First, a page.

Unlike many common varieties of tropical fish found in home tanks, bettas are carnivores and require a diet comprised of more than flakes made of roots and veggies. Feeding betta fish involves supplying food high in levels of protein to allow them to thrive.
Bettas do well with live food sources, such as white or grindal worms. Both of these varieties can be “grown” at home, providing plenty of fresh fare. Live black worms, bloodworms, brine shrimp, and fruit flies are other forms of sustenance. If you prefer to go the frozen route, you can stock up on brine and mysis shrimp, daphnia, and a selection of worms. You can also add a frozen beef heart from your local butcher to the mix.
Do Not Feed
Avoid using freeze-dried items and flakes, both of which can negatively affect a betta’s digestion. Pellets should also be avoided due to their potential to expand once eaten, resulting in bloating and constipation. However, if you are not able to use live or frozen foods, you can soak the pellets before feeding time to ensure they have reached their full size prior to ingestion.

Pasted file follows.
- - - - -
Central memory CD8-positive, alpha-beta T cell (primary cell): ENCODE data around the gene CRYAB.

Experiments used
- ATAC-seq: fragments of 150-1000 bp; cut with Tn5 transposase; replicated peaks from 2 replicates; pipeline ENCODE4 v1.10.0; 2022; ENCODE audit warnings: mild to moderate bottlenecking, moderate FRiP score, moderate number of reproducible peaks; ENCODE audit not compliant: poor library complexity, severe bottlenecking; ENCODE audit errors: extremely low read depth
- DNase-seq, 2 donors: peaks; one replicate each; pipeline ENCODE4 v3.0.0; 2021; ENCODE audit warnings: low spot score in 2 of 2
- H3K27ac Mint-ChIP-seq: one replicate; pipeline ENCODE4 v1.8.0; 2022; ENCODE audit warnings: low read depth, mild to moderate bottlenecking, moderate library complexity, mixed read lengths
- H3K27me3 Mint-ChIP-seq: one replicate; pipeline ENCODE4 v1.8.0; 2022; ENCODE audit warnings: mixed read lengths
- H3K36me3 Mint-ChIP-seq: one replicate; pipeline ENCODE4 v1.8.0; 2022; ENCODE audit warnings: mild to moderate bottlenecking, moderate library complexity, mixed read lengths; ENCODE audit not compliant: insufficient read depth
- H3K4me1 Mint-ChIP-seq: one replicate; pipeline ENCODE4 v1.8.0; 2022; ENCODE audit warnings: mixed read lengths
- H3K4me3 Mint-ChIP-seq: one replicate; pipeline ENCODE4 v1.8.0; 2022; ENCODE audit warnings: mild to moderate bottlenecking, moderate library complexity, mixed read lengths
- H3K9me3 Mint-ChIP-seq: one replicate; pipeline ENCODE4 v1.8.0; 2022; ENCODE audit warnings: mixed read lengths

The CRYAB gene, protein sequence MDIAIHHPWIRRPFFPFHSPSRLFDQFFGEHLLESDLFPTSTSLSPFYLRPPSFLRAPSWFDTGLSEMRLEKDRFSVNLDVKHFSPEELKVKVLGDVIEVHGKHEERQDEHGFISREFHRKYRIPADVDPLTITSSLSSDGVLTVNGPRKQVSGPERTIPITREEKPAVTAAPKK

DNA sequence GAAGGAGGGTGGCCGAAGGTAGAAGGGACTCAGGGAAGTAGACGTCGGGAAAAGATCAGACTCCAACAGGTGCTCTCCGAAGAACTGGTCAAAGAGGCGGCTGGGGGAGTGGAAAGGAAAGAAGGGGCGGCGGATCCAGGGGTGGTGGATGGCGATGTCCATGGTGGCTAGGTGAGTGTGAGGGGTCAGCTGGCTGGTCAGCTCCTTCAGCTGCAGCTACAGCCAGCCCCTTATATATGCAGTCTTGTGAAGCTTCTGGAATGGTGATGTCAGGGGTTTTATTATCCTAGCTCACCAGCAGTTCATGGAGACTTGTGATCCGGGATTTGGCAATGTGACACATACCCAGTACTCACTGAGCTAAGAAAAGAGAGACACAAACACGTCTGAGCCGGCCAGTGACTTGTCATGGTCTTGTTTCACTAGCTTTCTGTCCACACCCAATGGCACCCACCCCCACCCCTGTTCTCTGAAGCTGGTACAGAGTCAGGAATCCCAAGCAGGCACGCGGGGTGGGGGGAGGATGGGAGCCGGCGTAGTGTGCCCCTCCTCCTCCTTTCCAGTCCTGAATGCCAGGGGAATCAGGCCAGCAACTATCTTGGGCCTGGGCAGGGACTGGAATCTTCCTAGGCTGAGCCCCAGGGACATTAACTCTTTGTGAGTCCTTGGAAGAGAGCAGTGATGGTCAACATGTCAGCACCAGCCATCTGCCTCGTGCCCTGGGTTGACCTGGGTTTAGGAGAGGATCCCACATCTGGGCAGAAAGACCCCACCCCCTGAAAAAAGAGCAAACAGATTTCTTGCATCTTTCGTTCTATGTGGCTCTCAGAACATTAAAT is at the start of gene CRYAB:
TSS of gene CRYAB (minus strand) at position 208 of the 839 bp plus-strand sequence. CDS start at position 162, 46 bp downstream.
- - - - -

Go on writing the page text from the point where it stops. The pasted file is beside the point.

Your betta can be fed about three brine shrimp or bloodworms at each feeding, with up to two feedings each day. Approximately three pre-soaked pellets also make up a meal. Take note of any bloating; if this occurs, reduce the number of pellets. Take care not to overfeed as this can affect the water quality and result in digestive issues.
Feed your betta daily, although this is not an absolute must. It takes a few weeks for a betta to starve to death, so missing a day or so on occasion will not have a huge effect. If you travel or are not available one or two days of the week, that will be fine assuming you are on point with the feedings the rest of the time.